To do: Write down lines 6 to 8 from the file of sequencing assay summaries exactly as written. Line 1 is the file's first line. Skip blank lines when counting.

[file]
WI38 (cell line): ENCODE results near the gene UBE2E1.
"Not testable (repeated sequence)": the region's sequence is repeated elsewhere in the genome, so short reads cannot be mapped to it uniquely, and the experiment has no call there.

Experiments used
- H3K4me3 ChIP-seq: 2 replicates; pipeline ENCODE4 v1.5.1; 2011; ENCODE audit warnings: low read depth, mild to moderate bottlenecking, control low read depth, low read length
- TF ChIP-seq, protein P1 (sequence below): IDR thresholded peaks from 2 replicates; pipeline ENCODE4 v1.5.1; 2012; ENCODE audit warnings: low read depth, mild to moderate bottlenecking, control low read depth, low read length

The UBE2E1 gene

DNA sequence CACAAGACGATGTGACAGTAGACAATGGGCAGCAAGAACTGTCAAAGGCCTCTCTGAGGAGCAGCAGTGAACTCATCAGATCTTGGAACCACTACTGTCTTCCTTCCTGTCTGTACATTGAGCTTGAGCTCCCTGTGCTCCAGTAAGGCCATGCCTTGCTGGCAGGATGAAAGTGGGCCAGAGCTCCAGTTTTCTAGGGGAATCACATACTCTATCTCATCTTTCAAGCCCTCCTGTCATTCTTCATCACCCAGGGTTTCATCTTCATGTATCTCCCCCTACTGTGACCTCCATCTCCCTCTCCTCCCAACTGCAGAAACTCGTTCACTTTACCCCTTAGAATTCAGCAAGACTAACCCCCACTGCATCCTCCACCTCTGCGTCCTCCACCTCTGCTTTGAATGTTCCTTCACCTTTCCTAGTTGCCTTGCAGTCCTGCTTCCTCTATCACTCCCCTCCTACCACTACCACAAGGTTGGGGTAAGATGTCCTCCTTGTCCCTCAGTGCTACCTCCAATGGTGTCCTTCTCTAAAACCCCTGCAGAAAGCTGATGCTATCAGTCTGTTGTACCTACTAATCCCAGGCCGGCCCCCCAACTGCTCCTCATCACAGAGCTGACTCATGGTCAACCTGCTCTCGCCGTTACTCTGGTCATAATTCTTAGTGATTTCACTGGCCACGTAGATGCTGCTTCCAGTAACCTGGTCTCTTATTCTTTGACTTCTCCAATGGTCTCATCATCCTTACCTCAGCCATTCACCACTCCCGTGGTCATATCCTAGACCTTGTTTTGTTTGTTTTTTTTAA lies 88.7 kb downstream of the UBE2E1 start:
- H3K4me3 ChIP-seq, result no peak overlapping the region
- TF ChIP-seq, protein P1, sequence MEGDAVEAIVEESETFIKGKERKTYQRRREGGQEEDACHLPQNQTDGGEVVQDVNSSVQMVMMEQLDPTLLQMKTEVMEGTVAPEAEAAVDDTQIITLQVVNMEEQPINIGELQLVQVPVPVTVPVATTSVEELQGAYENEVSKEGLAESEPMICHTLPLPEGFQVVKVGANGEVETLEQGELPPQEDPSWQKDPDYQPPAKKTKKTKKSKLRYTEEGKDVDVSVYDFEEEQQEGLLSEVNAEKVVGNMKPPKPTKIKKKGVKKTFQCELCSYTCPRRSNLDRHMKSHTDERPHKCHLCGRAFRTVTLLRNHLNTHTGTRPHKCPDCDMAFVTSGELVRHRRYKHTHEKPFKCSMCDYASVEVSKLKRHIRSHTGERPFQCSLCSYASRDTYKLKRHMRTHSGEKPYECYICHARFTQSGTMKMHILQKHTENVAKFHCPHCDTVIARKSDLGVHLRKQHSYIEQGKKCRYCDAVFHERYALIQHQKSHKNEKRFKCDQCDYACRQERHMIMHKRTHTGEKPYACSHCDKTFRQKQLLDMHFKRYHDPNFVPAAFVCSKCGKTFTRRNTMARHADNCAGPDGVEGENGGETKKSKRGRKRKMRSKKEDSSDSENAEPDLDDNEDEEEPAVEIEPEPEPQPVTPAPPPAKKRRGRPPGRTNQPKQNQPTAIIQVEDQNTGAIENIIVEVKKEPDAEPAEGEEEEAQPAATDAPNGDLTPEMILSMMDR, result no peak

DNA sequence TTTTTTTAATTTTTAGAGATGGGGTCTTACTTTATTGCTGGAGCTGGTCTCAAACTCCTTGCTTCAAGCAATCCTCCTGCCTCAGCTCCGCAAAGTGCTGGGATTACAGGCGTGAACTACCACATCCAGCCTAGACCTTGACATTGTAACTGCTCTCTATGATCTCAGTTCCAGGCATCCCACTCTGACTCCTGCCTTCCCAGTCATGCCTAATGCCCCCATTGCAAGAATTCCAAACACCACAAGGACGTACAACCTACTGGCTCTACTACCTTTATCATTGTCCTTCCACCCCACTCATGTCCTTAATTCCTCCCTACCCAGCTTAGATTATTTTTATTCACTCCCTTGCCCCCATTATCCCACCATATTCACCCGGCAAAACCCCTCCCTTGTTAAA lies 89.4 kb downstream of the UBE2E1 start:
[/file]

The UBE2E1 gene

DNA sequence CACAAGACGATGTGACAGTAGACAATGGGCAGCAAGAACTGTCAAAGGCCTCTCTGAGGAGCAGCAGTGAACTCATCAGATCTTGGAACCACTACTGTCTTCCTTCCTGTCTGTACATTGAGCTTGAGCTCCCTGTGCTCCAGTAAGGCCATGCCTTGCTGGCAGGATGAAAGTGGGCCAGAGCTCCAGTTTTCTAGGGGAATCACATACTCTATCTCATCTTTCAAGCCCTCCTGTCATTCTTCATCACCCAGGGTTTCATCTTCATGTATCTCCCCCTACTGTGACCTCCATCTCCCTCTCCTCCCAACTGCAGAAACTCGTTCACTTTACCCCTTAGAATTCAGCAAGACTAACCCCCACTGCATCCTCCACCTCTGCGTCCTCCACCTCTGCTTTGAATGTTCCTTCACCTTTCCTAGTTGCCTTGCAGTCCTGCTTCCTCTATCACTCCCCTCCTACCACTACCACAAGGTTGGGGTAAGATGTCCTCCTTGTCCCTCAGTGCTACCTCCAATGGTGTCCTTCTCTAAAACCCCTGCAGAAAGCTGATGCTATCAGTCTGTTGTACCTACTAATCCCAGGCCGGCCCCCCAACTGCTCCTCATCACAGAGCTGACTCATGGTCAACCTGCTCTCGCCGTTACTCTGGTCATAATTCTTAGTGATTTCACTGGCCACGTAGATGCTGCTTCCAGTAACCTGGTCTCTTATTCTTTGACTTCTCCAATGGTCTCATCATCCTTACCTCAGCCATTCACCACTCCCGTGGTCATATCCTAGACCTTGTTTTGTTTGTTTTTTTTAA lies 88.7 kb downstream of the UBE2E1 start:
- H3K4me3 ChIP-seq, result no peak overlapping the region